Possible ways to manage asthma include the following:

  • Use of nebulizer which delivers inhalation aerosol known as bronchodilators
  • Use of inhalers
    • Quick acting metered-dose
    • Metered dose inhalers with spacers
    • Breath-activated inhalers or dry powder inhalers
  • Avoiding irritants and triggers
  • Living a healthy lifestyle

VIII. What Happens to Patient Not Treated for Asthma?

While there is no cure for asthma, it is important for the symptoms to be managed to prevent the condition from worsening. Within two to three years of a child being untreated, he could develop what doctors call ‘airway remodelling’ which is actually an irreversible decline in lung function.

According to The Hindu, childhood asthma that is left untreated could lead to what is called as a ‘minimal persistent inflammation’. In this particular condition, the patient experiences airway inflammation but does not show any symptoms or outward signs of trouble.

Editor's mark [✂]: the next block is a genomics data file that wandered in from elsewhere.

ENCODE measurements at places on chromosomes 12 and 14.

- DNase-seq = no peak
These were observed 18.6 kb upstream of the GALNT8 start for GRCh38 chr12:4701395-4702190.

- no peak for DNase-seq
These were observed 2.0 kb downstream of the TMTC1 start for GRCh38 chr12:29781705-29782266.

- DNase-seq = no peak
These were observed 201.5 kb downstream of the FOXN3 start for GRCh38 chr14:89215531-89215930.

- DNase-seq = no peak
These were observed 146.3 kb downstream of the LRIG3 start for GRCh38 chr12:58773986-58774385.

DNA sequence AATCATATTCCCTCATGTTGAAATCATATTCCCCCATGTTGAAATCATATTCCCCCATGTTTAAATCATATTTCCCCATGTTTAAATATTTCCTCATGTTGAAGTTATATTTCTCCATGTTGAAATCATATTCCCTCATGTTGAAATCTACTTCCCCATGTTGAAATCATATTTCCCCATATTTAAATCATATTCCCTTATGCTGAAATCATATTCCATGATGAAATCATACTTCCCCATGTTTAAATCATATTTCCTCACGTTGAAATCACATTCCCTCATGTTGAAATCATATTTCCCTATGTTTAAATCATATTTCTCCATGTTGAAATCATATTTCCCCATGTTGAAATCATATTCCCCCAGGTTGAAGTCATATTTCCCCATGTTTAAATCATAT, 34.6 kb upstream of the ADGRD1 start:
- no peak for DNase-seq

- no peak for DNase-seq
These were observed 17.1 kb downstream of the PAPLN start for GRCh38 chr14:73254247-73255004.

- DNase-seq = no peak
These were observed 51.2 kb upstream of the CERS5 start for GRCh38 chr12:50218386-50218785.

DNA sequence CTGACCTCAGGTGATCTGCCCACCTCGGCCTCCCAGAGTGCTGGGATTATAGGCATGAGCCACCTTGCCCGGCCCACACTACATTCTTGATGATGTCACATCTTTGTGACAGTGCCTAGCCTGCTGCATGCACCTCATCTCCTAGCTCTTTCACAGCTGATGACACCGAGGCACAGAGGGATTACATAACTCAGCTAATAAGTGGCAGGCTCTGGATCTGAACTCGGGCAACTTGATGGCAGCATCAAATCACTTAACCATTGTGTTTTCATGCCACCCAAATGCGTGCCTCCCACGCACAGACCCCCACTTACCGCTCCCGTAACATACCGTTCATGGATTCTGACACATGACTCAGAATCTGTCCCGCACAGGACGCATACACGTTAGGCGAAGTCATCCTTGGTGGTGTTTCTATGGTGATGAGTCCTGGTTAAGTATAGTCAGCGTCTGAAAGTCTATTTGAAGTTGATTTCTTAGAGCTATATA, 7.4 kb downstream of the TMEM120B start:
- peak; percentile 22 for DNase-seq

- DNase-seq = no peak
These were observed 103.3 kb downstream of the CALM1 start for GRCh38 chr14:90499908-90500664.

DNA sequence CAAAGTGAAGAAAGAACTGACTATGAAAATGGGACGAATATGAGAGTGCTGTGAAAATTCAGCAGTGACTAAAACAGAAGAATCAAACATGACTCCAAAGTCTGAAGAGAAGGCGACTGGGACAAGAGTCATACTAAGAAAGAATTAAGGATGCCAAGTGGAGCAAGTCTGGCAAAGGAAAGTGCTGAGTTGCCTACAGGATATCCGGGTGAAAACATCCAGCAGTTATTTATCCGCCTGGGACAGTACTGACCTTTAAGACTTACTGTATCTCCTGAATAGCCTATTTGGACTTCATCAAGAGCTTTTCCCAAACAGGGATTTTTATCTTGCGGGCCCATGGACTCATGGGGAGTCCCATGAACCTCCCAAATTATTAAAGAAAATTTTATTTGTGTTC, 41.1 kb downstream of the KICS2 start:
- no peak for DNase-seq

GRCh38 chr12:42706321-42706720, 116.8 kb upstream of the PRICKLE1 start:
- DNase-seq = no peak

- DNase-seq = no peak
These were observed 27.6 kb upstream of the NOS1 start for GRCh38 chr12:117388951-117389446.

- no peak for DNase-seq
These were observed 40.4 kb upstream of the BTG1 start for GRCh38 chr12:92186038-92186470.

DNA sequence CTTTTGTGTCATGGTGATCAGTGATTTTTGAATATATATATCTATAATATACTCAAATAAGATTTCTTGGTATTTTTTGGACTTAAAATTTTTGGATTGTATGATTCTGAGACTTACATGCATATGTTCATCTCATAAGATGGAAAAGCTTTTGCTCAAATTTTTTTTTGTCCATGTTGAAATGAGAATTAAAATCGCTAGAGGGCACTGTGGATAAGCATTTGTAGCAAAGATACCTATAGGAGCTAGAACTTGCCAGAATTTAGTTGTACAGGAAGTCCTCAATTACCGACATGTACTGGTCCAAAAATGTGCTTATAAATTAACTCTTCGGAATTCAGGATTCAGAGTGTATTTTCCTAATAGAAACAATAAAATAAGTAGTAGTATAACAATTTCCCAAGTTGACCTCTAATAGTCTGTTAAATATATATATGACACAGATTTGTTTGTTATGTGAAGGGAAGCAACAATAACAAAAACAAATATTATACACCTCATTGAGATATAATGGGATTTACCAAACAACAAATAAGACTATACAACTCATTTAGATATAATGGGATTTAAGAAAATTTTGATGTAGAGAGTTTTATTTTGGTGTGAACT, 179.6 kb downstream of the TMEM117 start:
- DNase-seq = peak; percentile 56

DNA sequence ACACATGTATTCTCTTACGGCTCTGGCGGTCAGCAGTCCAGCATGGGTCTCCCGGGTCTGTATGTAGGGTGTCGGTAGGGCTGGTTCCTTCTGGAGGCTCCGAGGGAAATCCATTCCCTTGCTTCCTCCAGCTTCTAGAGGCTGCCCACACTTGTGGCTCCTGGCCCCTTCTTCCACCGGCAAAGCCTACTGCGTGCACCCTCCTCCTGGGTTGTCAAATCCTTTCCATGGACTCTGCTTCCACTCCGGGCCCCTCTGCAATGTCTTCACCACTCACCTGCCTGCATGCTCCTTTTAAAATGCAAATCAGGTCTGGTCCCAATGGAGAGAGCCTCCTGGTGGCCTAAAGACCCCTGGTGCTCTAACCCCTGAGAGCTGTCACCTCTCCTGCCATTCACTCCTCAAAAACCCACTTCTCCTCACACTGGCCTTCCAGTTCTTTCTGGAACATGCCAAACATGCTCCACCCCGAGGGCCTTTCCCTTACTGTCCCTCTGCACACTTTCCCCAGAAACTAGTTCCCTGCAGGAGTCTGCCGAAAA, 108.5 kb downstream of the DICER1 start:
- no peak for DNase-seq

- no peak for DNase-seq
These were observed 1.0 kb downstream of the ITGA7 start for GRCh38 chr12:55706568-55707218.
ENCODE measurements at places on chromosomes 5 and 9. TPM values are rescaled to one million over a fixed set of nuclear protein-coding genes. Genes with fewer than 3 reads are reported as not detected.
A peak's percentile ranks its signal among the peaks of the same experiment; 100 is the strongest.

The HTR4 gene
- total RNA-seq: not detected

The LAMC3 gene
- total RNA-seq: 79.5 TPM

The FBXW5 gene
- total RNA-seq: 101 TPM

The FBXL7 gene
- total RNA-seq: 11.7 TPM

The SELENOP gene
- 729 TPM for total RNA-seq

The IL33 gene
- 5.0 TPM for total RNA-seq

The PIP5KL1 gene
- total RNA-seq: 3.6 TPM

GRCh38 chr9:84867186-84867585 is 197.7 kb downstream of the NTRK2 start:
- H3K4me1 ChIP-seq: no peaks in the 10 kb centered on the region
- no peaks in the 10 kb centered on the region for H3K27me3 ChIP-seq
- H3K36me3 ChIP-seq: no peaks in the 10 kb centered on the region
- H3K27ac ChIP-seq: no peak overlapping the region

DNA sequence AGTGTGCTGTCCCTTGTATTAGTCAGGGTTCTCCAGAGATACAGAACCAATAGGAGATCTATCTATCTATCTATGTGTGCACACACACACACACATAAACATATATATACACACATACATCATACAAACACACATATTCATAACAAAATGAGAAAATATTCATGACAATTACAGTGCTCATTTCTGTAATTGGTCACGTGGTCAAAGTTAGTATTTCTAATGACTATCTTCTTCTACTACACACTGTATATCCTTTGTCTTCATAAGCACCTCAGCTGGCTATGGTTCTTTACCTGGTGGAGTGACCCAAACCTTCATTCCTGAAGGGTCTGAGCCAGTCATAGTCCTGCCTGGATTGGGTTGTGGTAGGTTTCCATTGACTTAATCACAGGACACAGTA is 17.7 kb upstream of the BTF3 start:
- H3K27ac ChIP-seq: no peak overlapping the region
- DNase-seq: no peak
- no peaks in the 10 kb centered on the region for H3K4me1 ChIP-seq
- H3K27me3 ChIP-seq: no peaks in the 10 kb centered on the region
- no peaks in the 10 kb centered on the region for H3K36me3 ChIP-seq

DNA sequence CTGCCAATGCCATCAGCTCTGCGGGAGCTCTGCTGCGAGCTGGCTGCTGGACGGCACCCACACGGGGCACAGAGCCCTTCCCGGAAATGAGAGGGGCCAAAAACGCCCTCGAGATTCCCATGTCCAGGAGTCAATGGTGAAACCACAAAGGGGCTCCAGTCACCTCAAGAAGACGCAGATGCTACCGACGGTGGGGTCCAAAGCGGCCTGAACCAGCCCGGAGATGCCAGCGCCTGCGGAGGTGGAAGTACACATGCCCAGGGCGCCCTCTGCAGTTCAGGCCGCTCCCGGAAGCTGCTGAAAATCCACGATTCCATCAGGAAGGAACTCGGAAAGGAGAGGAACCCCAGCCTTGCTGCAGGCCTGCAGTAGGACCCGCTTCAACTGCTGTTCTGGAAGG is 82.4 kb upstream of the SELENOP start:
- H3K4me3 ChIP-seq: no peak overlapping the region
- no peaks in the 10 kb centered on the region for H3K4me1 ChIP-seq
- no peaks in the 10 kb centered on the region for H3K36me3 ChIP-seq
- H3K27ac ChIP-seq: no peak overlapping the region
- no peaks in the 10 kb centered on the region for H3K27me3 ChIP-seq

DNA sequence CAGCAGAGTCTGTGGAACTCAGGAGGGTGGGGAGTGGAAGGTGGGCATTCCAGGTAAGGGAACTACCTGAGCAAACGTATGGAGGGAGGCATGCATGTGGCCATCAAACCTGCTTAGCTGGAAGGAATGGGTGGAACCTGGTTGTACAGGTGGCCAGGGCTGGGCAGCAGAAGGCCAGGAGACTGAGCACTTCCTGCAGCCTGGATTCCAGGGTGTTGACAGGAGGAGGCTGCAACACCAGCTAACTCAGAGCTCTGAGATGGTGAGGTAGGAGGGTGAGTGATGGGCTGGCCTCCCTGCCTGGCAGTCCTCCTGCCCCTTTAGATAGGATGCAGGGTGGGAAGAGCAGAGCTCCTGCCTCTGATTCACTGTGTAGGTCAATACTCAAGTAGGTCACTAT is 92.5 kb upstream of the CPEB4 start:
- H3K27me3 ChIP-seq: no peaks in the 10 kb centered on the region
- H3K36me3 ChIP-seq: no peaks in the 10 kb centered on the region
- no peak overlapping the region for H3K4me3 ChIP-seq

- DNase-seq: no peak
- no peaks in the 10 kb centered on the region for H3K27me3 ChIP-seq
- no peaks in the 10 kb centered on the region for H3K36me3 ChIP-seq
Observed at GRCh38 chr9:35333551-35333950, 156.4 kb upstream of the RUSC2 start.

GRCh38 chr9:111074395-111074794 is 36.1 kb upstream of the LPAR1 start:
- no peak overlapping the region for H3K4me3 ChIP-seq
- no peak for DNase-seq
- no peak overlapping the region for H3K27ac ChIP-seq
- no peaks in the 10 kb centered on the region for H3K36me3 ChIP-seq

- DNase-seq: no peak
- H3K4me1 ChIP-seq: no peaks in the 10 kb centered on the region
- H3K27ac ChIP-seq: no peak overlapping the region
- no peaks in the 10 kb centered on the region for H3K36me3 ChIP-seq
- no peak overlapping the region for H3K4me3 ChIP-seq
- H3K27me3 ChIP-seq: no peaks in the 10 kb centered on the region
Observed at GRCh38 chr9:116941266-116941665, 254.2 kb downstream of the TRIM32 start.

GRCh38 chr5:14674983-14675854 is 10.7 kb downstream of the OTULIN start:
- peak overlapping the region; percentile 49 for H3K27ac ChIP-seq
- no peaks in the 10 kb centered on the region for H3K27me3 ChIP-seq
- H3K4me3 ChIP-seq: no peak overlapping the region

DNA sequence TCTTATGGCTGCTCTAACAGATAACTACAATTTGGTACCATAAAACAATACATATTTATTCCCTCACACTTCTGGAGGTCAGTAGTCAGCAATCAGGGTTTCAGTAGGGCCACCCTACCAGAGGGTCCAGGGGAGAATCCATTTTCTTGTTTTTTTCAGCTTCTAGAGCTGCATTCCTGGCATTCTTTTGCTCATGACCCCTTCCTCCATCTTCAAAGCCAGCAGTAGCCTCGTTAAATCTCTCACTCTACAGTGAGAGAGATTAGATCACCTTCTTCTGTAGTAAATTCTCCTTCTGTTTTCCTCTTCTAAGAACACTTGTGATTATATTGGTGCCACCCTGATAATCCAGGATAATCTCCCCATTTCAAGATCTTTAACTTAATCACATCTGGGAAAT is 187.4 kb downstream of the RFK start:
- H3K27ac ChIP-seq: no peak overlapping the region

When this happens, the child could have permanently damaged lungs which might not respond to aggressive treatments in the future.

IX. Is Asthma a Serious Condition?

While the condition is quite common and often manageable, it is actually possible to die of asthma. After all, the condition affects the airways which could lead a person to stop breathing if the inflammation causes blockage!

According to Asthma UK, it is estimated that 3 people die of asthma every day. Research shows that most of these deaths could have been prevented, if only these patients were given the right treatment or were able to follow their treatment plans correctly.

X. Prognosis

Surprisingly, despite the fact that the condition is not curable, prognosis is quite good for asthma patients. With proper management of their symptoms and using the right medications based on the severity of their condition, most patients with asthma live a long life and die of other causes, Medical News Today states.

Patients are able to get on with their lives as normally as possible; although they might have to bring along back-up treatments, such as inhalers, so they can enjoy strenuous activities or visit places that might trigger an asthma attack.